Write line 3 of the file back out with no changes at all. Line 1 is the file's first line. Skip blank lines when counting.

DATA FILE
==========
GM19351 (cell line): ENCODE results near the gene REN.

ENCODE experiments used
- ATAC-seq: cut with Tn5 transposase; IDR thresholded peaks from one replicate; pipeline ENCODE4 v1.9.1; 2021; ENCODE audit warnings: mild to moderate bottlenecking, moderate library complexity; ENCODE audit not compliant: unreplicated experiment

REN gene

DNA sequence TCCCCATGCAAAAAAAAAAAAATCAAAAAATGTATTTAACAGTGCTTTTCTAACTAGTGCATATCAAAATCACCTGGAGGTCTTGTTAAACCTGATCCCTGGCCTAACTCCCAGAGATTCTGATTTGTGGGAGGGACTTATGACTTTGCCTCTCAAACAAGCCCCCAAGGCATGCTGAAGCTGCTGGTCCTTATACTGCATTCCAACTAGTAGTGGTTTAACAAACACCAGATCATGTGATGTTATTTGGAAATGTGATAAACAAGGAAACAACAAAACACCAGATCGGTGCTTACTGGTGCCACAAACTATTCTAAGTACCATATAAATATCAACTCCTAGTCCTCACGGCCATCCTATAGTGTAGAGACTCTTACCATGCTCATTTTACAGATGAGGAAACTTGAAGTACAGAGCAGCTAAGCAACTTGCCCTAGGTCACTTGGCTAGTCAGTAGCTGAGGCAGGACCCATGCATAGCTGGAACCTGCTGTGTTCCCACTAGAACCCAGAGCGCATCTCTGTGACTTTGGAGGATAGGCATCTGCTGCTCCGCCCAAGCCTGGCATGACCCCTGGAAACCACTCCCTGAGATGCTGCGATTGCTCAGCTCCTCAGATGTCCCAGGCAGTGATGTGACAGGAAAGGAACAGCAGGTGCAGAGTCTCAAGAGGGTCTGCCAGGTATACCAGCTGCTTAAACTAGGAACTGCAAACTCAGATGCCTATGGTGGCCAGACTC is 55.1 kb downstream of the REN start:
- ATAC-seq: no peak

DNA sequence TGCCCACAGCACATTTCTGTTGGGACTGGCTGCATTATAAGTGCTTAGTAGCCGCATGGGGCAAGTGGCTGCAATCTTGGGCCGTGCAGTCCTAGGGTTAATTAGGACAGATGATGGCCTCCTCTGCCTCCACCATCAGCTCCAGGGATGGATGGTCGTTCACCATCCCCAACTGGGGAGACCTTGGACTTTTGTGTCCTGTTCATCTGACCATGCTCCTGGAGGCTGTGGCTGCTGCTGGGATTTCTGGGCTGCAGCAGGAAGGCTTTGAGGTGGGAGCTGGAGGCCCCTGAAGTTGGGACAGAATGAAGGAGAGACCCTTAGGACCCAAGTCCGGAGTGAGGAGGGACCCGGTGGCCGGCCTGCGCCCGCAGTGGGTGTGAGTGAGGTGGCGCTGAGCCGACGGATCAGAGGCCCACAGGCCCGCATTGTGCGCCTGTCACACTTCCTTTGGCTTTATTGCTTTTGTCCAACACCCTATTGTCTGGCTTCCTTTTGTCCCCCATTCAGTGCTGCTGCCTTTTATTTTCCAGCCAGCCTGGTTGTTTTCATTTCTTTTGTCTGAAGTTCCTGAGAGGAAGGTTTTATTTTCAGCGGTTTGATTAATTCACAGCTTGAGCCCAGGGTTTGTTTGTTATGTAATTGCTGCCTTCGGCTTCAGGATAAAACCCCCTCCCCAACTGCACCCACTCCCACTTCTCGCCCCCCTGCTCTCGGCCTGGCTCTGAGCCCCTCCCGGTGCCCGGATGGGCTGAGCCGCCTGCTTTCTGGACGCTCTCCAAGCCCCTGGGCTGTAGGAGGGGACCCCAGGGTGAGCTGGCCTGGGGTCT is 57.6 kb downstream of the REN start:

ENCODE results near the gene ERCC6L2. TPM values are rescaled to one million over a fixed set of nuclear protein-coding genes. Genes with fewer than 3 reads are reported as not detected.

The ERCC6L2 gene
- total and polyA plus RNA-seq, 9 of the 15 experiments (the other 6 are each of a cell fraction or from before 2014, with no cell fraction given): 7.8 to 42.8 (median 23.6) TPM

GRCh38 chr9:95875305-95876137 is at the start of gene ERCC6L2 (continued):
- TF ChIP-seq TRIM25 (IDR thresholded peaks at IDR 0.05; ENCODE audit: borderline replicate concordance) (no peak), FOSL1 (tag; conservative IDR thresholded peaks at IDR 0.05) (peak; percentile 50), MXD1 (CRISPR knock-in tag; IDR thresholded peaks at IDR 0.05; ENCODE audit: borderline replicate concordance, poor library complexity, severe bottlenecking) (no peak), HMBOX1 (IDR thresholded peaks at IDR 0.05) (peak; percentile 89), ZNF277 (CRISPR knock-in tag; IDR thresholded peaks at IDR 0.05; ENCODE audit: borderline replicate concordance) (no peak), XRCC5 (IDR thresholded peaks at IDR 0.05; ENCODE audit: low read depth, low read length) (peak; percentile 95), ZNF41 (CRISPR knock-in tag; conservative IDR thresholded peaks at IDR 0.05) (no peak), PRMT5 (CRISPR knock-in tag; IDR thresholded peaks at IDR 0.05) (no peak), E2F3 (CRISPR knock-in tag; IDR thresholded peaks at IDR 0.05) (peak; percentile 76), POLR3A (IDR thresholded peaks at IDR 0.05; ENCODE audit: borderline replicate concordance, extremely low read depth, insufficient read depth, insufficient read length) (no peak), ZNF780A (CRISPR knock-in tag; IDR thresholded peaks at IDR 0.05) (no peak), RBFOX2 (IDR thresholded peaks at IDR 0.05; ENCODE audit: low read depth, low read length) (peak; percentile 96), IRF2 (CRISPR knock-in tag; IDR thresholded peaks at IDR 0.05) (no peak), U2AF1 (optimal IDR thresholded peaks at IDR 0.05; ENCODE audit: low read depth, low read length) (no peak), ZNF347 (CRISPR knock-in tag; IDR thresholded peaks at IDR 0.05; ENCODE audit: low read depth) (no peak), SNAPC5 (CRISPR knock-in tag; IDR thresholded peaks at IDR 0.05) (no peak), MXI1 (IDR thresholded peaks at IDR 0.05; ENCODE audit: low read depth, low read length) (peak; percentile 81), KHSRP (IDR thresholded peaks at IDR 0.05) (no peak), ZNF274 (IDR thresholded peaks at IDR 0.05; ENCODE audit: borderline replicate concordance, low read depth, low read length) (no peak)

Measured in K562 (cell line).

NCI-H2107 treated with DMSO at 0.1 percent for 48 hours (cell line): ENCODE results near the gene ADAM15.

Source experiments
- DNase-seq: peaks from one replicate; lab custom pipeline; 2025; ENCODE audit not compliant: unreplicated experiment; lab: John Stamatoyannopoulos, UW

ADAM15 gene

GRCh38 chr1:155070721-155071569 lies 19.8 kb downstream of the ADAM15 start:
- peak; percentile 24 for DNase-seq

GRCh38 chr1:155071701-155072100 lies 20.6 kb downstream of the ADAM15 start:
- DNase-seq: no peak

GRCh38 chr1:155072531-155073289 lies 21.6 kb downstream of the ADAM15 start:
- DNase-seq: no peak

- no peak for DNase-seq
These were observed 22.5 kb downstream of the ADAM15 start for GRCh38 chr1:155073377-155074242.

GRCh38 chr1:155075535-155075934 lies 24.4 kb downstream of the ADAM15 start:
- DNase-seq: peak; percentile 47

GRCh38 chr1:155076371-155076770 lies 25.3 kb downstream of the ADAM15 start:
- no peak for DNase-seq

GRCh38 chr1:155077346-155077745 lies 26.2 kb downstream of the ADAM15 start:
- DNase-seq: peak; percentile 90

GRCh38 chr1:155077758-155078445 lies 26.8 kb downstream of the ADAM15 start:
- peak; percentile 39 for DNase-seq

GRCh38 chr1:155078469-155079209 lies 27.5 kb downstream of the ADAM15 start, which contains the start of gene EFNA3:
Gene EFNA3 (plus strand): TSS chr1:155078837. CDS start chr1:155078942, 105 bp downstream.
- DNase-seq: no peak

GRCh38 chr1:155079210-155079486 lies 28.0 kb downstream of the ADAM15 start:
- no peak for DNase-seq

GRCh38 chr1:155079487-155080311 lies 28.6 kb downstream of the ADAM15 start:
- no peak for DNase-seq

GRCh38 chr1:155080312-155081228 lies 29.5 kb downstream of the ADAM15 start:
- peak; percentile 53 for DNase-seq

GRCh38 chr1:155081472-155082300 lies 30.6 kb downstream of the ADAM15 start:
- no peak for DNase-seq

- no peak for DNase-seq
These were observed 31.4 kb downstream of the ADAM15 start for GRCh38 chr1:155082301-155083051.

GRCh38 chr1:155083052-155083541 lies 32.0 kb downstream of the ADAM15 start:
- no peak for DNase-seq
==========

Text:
- ATAC-seq: cut with Tn5 transposase; IDR thresholded peaks from one replicate; pipeline ENCODE4 v1.9.1; 2021; ENCODE audit warnings: mild to moderate bottlenecking, moderate library complexity; ENCODE audit not compliant: unreplicated experiment